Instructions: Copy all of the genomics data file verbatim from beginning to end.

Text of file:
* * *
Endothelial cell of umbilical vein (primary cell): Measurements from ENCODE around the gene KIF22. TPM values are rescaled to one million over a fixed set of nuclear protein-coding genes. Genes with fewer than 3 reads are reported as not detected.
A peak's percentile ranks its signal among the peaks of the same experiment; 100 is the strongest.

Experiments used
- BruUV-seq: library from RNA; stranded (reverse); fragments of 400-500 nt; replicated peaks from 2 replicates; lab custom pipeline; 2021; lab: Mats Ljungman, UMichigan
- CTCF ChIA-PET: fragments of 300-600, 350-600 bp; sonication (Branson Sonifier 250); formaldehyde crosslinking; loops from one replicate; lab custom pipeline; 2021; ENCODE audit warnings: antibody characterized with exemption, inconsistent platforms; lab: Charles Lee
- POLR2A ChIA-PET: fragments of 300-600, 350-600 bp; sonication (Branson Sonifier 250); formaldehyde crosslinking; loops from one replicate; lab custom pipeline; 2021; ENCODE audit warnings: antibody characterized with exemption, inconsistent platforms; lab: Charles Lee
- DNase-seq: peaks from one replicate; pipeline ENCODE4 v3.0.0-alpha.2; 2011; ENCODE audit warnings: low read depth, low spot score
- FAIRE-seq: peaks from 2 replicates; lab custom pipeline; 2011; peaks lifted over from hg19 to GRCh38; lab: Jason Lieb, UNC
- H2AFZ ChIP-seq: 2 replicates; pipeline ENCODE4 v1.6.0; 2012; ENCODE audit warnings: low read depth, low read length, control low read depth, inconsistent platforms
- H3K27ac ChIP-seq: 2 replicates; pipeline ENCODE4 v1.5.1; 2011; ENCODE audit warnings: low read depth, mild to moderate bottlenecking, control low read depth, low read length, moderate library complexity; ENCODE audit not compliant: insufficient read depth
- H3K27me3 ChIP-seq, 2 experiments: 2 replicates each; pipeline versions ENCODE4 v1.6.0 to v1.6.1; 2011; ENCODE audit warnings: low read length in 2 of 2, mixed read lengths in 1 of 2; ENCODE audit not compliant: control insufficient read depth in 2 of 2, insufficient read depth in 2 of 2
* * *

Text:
Endothelial cell of umbilical vein (primary cell): Measurements from ENCODE around the gene KIF22. TPM values are rescaled to one million over a fixed set of nuclear protein-coding genes. Genes with fewer than 3 reads are reported as not detected.
A peak's percentile ranks its signal among the peaks of the same experiment; 100 is the strongest.

Experiments used
- BruUV-seq: library from RNA; stranded (reverse); fragments of 400-500 nt; replicated peaks from 2 replicates; lab custom pipeline; 2021; lab: Mats Ljungman, UMichigan
- CTCF ChIA-PET: fragments of 300-600, 350-600 bp; sonication (Branson Sonifier 250); formaldehyde crosslinking; loops from one replicate; lab custom pipeline; 2021; ENCODE audit warnings: antibody characterized with exemption, inconsistent platforms; lab: Charles Lee
- POLR2A ChIA-PET: fragments of 300-600, 350-600 bp; sonication (Branson Sonifier 250); formaldehyde crosslinking; loops from one replicate; lab custom pipeline; 2021; ENCODE audit warnings: antibody characterized with exemption, inconsistent platforms; lab: Charles Lee
- DNase-seq: peaks from one replicate; pipeline ENCODE4 v3.0.0-alpha.2; 2011; ENCODE audit warnings: low read depth, low spot score
- FAIRE-seq: peaks from 2 replicates; lab custom pipeline; 2011; peaks lifted over from hg19 to GRCh38; lab: Jason Lieb, UNC
- H2AFZ ChIP-seq: 2 replicates; pipeline ENCODE4 v1.6.0; 2012; ENCODE audit warnings: low read depth, low read length, control low read depth, inconsistent platforms
- H3K27ac ChIP-seq: 2 replicates; pipeline ENCODE4 v1.5.1; 2011; ENCODE audit warnings: low read depth, mild to moderate bottlenecking, control low read depth, low read length, moderate library complexity; ENCODE audit not compliant: insufficient read depth
- H3K27me3 ChIP-seq, 2 experiments: 2 replicates each; pipeline versions ENCODE4 v1.6.0 to v1.6.1; 2011; ENCODE audit warnings: low read length in 2 of 2, mixed read lengths in 1 of 2; ENCODE audit not compliant: control insufficient read depth in 2 of 2, insufficient read depth in 2 of 2